The Second Sunday of Great Lent

By V. Rev. Timothy Baclig
March 12, 2017

In the reading of today’s Epistle we hear St. Paul say: We must pay more careful attention, therefore to what we have heard, so that we do not drift away. There are many distractions in our lives today that can very easily cause us to “drift away” from our focus upon God, preserving and cultivating the values that are important to our spiritual life. These distractions pertain to what consumes our time and resources; what preoccupies our thoughts, our vision and hearing.

One of the reasons why the Church presents Great Lent to us as a discipline is to prevent us from being misguided by any notion of presumption and complacency. Presumption leads to pride, arrogance; being judgmental. Complacency leads one to slothfulness, neglect and procrastination. A humble person is not presumptuous and prayer is not a substitute for complacency. Humility is not exhibited in flamboyance but is practiced with modesty.

With this in mind, Great Lent also helps us to recognize that God calls us to act responsibly. Being honest and responsible; accepting responsibility for our choices and actions is the first step to a healthy spiritual life; not to mention the practice of good health.

St. James’ Epistle can be very helpful with our discipline. In the first chapter (verse 19) we hear – “My dear brothers, take note of this: Everyone should be quick to listen, slow to speak, and slow to become angry, for man’s anger does not bring
about the righteous life that God desires.” James 1:26 – “If anyone considers himself religious and yet does not keep a tight rein on his tongue, he deceives himself and his religion is worthless.”

Do you fast? Is fasting difficult? Have you considered self control, silence or “biting your tongue” as a kind of fast?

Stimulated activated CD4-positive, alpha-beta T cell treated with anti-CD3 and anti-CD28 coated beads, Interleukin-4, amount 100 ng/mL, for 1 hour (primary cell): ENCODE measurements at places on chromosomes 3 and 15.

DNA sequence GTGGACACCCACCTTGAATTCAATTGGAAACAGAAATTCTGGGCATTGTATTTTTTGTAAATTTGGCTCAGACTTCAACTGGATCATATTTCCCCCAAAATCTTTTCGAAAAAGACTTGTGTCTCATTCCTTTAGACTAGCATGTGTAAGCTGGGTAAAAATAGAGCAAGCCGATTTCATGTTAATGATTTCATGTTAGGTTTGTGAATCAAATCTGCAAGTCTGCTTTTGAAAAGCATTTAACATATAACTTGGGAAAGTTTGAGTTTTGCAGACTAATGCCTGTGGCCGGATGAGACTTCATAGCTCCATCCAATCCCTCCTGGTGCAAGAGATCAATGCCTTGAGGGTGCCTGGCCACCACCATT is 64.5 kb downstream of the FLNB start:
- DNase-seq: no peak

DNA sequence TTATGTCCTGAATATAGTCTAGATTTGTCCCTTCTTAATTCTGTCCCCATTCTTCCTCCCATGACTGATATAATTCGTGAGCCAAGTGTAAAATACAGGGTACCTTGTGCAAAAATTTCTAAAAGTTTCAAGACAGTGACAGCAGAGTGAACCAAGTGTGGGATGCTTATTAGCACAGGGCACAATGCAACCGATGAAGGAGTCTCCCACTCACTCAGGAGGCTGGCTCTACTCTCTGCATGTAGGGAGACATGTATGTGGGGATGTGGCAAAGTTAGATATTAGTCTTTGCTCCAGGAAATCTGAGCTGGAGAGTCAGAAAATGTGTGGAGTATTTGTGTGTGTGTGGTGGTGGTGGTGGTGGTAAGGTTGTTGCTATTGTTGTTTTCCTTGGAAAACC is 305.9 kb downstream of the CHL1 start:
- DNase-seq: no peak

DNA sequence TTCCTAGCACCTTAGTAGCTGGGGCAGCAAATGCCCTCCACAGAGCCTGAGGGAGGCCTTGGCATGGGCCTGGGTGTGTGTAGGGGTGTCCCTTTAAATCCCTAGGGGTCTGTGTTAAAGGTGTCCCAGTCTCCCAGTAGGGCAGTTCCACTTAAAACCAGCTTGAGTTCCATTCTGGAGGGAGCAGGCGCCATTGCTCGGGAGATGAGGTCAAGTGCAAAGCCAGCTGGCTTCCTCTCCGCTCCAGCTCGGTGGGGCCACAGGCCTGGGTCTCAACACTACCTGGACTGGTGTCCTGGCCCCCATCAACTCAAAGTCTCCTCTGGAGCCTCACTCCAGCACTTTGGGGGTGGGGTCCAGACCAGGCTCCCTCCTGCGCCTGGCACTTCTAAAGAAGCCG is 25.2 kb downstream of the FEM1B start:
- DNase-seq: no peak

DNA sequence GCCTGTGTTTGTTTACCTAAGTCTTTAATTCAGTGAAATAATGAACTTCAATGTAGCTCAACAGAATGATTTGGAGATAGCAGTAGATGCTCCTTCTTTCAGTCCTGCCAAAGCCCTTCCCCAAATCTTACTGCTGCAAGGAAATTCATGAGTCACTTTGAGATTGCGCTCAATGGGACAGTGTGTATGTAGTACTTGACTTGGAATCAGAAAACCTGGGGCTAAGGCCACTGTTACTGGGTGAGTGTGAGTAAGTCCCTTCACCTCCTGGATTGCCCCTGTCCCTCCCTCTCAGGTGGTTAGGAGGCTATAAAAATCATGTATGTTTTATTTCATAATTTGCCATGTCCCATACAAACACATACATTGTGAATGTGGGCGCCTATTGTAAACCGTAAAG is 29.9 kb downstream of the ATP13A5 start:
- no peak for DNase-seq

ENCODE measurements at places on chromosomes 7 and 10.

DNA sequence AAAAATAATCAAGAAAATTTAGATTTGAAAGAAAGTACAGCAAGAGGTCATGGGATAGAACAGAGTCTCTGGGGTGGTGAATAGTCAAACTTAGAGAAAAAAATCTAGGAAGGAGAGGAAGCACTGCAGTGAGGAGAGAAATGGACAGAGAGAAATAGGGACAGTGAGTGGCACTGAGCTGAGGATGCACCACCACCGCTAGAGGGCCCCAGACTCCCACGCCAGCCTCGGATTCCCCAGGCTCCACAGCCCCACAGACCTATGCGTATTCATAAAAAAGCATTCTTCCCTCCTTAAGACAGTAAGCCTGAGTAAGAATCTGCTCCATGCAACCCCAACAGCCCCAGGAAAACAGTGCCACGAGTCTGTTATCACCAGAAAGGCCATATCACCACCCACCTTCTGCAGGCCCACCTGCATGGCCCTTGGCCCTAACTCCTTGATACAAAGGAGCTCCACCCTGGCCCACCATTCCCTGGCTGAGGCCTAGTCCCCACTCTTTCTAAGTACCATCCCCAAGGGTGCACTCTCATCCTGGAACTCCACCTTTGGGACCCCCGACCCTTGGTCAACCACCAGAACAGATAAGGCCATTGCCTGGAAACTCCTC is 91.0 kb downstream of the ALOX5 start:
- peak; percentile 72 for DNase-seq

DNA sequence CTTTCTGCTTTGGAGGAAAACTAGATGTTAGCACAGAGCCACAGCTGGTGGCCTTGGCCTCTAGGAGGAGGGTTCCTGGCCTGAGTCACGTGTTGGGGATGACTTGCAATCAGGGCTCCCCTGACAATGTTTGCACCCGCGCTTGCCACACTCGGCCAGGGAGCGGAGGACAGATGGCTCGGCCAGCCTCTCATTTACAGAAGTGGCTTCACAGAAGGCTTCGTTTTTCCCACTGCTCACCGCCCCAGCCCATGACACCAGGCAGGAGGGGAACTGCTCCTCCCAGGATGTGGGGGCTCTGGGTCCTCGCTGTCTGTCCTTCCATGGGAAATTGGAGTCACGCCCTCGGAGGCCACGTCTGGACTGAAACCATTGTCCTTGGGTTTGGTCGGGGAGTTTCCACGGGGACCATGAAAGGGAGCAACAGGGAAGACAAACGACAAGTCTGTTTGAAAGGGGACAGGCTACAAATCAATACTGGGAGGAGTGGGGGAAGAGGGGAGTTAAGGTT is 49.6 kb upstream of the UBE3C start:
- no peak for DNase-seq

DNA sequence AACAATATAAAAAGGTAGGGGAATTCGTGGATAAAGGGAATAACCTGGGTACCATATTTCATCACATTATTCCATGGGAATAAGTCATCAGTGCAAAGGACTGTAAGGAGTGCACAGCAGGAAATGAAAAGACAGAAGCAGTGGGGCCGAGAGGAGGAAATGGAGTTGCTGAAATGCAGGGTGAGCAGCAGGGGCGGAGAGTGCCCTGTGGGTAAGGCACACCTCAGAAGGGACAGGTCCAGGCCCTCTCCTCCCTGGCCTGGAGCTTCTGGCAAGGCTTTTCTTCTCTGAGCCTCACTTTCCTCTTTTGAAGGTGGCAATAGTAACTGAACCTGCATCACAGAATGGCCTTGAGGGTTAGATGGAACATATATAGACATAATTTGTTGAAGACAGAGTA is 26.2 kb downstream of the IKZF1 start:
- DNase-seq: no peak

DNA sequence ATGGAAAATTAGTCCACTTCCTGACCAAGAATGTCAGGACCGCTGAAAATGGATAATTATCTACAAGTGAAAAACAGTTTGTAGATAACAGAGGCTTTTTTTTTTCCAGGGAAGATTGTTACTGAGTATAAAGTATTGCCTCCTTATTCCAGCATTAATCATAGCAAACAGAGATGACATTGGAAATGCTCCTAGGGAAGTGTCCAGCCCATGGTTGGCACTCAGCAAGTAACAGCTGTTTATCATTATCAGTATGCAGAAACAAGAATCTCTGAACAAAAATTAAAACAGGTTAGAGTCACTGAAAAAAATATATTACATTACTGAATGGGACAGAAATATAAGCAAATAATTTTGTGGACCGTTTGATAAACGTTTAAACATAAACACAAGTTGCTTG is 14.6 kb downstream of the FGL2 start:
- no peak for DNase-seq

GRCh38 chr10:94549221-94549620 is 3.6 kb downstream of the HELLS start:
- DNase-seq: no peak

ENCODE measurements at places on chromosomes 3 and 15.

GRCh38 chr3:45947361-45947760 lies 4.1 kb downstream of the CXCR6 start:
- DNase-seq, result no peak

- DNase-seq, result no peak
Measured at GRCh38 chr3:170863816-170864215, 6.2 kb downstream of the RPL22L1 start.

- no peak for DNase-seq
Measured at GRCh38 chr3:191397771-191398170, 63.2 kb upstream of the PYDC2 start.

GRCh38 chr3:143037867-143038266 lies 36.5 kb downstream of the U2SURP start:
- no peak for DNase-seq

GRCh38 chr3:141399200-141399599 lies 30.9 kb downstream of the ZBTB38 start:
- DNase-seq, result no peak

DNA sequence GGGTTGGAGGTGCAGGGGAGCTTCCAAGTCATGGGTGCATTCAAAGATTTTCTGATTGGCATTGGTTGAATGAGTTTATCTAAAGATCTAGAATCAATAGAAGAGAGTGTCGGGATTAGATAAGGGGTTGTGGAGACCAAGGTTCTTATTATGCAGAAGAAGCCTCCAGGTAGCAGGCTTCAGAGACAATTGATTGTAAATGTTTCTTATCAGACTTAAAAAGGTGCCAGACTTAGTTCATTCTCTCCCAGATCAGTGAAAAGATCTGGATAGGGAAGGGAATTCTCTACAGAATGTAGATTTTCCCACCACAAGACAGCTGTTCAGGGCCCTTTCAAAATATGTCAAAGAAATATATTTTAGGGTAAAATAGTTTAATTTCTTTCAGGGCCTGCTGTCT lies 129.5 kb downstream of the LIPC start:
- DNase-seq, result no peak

The verse of the Epistle of St. James continues: “Religion that God our Father accepts as pure and faultless is this: to look after orphans and widows in their distress and to keep oneself from being polluted by the world.”

Doing what we can to help others – when it is within our ability and our means to do so is sound religion that is without hypocrisy. St. Gregory Palamas (who is among later Saints of our church) is commemorated on this, the second Sunday of Great Lent. He along with many other Church Fathers (and Mothers) teach us a tradition of prayer that is neither stagnant nor passive. For example, he says, “Union with God is achieved by the practice of virtues and communication with Him through prayer.” We tend to forget that the practice of prayer does not mean inaction or being passive. St. Gregory clearly states: “When we sit down, when we walk, when we eat, we can always pray inwardly…”

Today’s reading of the Gospel illustrates the faith of the men who carried the paralytic, to extent of even making an opening in the roof in order for the man to be healed by the Lord. It was the action and faith of those who assisted the paralytic
who did what was within their power to help the man who needed healing. They contributed to the paralytic’s healing. In a sense, they were intercessors. They participated in helping him to get well. They did what they could to assist in his
recovery.

Moreover, we tend to think of learning as something that is achieved in classrooms. Well, even educators today know that repetition; interaction, participation and involvement are among the best means of learning. This was always a part of our didactic tradition.

Conditioning ourselves through the various means provided by the discipline of our church are among the most successful ways of learning. Our Biblical prayer language helps us to make what we read in scripture something that becomes more than a way of thinking; it becomes a way of life. It helps us to form a healthy attitude. It shapes our hearts and minds and restructures our way of communicating. We guard ourselves from being hypocritical if our words of the prayers we address to God are inconsistent with the words and ways of communicating with others.

Meditation

Let us work with the body and pray with the soul. Let the outer person perform bodily tasks, and let the inner person be entirely dedicated to the service of God, never abandoning spiritual prayer… This practice of inner prayer tames passions as
Daniel tamed the wild beasts. By it the dew of the Holy Spirit is brought down upon the heart, as Elijah brought down rain on Mount Carmel. This mental prayer reaches to the very throne of God and is the light, which illuminates man’s soul and inflames the heart with the fire of the love of God (St. Gregory Palamas; On Prayer and Purity of Heart).